To adhere to local norms, the Singapore wing of Project Lokun closely plans each trip with students from UP, who form the UP Planning Committee (UPPC). Their task is to lay the groundwork and seek permission from village heads to hold the clinics, while procuring local sponsors and producing education materials in Khmer.

Overall, the partnership increases efficiency, and ensures materials and initiatives are culturally appropriate.

For the Singapore team, collaborating closely with their Cambodian counterparts has given them invaluable insights into the local community.

Among them is Caitlin O’Hara, a student of NUS Medicine who was project director on the 23rd and 24th Lokun trips held in May and December 2018 respectively.

She recalls discovering that a lesson on nutrition she had prepared was not suitable for the Cambodians, who required more carbohydrate for their farm work.

“To make the lesson relevant, I relied on my friends from UP to help me tailor the plans to the Cambodians,” she shares.

The Singapore team was impressed by the proactive attitude of the Cambodian students, who swiftly reacted to issues. “Noticing that their fellow volunteers were tired out from repeating musculoskeletal stretching lessons, the UP students produced a video in their own language to teach the locals who handle labour-intensive jobs how to deal with their back and muscle aches,” explains O’Hara.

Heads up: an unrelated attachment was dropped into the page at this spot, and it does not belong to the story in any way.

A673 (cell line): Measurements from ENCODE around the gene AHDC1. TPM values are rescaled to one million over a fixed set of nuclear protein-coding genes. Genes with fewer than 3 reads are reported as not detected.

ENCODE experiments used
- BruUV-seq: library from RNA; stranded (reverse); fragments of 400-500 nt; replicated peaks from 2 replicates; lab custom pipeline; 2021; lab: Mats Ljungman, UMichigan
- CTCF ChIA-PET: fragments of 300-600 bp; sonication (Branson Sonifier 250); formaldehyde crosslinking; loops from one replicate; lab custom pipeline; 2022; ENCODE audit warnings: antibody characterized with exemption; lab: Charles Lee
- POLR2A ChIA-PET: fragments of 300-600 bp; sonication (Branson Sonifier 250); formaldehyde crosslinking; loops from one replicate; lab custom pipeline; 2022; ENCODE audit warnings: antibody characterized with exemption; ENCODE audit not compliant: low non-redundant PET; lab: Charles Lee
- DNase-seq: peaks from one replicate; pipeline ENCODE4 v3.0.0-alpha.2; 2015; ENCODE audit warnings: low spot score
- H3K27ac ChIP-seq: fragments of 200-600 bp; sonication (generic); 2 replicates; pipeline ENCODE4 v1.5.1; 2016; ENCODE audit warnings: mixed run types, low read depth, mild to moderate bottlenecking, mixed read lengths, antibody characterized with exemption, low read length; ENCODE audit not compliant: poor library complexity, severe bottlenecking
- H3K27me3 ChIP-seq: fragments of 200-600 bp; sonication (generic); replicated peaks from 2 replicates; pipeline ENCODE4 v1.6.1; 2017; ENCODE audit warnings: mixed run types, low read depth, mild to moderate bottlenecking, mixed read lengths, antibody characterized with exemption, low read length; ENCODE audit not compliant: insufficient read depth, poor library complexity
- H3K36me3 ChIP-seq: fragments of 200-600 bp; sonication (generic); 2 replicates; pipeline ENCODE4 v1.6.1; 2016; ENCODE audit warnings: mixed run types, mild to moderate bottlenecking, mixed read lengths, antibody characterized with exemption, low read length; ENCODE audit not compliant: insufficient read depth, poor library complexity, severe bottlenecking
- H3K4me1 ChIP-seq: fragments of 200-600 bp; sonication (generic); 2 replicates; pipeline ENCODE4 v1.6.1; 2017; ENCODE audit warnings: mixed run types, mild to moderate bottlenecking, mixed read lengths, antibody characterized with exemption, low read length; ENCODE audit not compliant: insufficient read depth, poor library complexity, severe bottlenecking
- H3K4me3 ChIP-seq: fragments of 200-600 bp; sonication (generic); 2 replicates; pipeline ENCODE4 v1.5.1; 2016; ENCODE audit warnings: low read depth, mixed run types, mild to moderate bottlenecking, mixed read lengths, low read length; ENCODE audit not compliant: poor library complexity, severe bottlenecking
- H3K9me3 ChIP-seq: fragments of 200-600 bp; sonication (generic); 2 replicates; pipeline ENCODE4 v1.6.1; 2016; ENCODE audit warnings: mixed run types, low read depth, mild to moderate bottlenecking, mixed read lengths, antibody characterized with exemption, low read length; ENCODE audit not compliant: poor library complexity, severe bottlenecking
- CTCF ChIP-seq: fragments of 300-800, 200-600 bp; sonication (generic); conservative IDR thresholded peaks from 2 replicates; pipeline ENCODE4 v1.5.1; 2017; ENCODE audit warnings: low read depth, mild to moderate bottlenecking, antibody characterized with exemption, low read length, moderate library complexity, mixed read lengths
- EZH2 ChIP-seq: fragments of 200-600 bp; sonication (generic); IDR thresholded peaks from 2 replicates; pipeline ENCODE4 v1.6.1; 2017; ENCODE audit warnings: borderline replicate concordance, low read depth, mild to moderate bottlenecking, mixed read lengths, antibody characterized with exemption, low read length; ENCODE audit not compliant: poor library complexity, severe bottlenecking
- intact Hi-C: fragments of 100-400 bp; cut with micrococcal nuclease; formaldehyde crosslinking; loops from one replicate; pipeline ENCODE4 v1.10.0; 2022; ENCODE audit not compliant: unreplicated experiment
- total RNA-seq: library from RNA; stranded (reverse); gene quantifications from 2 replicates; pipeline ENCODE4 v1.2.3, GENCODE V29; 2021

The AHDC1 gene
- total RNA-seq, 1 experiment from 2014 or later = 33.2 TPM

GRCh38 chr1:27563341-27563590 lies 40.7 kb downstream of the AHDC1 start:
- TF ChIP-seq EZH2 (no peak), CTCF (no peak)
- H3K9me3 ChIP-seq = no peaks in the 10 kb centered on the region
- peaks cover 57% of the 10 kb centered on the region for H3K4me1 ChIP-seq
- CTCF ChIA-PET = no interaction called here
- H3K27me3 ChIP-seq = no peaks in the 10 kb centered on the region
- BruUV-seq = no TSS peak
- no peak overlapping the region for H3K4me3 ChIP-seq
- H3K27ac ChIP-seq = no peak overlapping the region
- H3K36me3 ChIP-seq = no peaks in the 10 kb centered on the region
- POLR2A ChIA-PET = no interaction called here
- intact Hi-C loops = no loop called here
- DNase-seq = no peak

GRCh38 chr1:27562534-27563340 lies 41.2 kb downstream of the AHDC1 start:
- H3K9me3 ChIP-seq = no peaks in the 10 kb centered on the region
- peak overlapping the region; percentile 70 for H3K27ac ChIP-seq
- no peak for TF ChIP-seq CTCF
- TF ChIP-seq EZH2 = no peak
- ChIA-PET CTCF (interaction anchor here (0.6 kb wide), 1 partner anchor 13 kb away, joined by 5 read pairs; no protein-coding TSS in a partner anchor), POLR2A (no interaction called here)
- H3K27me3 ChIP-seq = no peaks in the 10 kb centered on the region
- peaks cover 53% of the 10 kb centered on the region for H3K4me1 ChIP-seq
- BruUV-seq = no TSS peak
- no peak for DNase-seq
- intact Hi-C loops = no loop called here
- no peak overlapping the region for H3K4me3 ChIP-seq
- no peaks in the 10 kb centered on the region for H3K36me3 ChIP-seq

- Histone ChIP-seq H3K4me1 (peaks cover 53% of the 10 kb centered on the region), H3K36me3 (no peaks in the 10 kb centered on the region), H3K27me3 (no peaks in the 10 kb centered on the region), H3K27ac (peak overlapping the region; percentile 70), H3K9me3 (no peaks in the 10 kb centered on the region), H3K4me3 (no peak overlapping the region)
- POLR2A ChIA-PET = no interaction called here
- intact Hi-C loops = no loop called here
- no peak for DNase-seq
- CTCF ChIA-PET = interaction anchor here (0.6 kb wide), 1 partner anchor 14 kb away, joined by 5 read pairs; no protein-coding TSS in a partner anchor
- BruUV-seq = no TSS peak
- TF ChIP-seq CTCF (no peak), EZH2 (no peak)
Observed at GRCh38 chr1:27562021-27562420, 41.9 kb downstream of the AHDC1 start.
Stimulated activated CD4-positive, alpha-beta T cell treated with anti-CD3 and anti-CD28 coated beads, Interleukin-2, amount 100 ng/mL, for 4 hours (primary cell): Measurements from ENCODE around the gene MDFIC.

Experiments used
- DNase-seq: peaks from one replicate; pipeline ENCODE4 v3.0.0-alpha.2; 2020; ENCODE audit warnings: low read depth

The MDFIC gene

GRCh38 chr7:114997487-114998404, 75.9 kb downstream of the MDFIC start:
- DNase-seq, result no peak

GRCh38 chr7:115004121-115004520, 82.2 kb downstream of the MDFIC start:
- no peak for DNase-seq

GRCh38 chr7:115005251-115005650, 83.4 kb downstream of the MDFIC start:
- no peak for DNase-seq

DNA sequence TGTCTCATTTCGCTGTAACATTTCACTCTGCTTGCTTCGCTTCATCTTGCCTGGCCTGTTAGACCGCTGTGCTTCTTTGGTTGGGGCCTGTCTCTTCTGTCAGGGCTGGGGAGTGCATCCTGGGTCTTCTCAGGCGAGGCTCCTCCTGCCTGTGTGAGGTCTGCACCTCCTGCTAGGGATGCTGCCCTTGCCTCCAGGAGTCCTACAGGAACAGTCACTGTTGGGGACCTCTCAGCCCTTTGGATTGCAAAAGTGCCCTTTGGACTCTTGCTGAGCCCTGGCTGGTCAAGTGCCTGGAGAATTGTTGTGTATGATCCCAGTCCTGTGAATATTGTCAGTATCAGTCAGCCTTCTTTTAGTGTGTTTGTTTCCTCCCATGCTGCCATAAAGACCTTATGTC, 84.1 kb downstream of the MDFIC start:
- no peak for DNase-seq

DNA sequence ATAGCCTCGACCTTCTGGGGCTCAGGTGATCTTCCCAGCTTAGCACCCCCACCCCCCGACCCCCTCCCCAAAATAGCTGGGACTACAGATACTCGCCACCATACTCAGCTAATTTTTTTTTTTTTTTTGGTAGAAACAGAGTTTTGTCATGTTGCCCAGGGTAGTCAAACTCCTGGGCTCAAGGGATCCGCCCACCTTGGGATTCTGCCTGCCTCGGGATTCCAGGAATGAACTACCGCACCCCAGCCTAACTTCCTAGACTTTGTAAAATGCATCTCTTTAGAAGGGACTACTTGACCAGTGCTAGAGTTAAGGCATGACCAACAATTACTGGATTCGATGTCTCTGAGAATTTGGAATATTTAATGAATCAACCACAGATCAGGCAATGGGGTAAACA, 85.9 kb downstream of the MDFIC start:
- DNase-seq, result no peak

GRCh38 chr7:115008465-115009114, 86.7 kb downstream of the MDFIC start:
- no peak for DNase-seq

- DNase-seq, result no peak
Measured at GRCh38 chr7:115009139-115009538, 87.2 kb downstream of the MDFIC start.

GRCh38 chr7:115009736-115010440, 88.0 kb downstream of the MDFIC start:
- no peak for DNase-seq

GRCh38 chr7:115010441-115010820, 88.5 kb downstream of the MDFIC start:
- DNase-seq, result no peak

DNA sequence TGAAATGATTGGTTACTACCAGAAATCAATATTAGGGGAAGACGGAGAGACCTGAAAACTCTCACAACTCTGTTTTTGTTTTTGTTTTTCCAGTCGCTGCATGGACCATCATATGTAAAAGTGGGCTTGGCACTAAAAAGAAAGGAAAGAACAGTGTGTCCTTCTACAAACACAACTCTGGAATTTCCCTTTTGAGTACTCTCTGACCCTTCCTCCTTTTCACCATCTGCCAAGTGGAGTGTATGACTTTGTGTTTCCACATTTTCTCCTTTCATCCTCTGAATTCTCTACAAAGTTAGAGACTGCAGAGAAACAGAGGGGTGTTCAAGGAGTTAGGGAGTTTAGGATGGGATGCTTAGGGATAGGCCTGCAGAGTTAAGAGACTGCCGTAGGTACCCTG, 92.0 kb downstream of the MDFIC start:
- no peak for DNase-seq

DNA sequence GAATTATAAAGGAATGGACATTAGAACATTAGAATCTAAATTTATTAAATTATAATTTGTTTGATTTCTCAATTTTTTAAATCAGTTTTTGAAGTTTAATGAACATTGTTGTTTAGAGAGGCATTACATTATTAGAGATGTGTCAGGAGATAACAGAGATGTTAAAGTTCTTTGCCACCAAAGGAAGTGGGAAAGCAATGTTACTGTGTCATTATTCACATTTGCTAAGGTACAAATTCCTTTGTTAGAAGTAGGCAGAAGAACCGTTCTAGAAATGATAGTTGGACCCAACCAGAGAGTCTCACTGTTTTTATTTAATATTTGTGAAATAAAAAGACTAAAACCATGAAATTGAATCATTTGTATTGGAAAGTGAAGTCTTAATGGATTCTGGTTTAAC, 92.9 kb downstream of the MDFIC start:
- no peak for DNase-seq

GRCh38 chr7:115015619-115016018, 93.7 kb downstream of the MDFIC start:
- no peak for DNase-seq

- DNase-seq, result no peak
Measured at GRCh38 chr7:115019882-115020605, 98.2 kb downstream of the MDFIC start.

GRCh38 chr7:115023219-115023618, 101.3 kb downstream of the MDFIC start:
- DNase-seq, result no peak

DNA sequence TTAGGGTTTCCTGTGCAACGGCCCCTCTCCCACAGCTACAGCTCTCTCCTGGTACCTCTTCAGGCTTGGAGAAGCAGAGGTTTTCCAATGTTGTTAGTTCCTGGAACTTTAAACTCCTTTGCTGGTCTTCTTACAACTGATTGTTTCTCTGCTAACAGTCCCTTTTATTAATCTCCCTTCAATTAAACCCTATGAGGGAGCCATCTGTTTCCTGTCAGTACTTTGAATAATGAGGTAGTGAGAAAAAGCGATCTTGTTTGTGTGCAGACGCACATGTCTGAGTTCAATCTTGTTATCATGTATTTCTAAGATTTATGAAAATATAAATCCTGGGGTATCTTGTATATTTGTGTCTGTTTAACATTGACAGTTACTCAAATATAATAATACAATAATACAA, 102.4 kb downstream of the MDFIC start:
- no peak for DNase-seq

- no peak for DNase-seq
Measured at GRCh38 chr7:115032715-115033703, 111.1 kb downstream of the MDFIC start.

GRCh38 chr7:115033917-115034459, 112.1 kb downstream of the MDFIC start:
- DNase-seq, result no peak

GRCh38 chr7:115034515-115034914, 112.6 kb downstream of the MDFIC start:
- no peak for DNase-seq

Similarly, the Cambodian undergraduates have also benefitted from the partnership. “Nobody’s opinion was left unheard, and we cooperated seamlessly as a team.

Working with the Singaporean doctors and seeing how they performed physical examinations with such precision was enlightening. Not only were they bright but also humble and easy to talk to,” shares Phalkun Roth, a UPPC leader.

Left to Right: By working hand-in-hand with local NGOs, Project Lokun ensures that its initiatives are culturally appropriate; Project Lokun volunteers provide schools with a health curriculum.

IN FOR THE LONG HAUL
Though Project Lokun team members shared their difficulties in quantifying the project’s success, there are signs that their joint efforts with UPPC are paying off.

A primary school, for instance, had announced plans to fix its water supply for kids to wash their hands, not long after the Lokuners, as project volunteers are affectionately known, had recommended an improved hygiene system.

The Singapore team was also pleased to discover that the schools they worked with are carrying out their lessons on a regular basis. In addition, Roth shares that he noticed one of the villagers had obtained a water filter and adopted the habit of boiling water, having been educated by the team.

Ultimately, the Lokuners aim to pass the responsibility of healthcare back to the local community. Dr Liu asserts that the partnership with UP students and NGOs helps to ensure that their efforts have long-term impact.

“Logistically, it is difficult for us to maintain a constant presence in the village, which is essential to improve healthcare provision and to encourage the referral of patients with more chronic or complex conditions back to their local healthcare system,” he says.

“We are attempting to mitigate this by inspiring local medical students to come back to serve this community when they graduate.” This, they hope to achieve by sharing skills with UPPC, such as on public health and data collection and analysis.

O’Hara says: “With UPPC, we are more than co-workers; we’re friends working on this together.”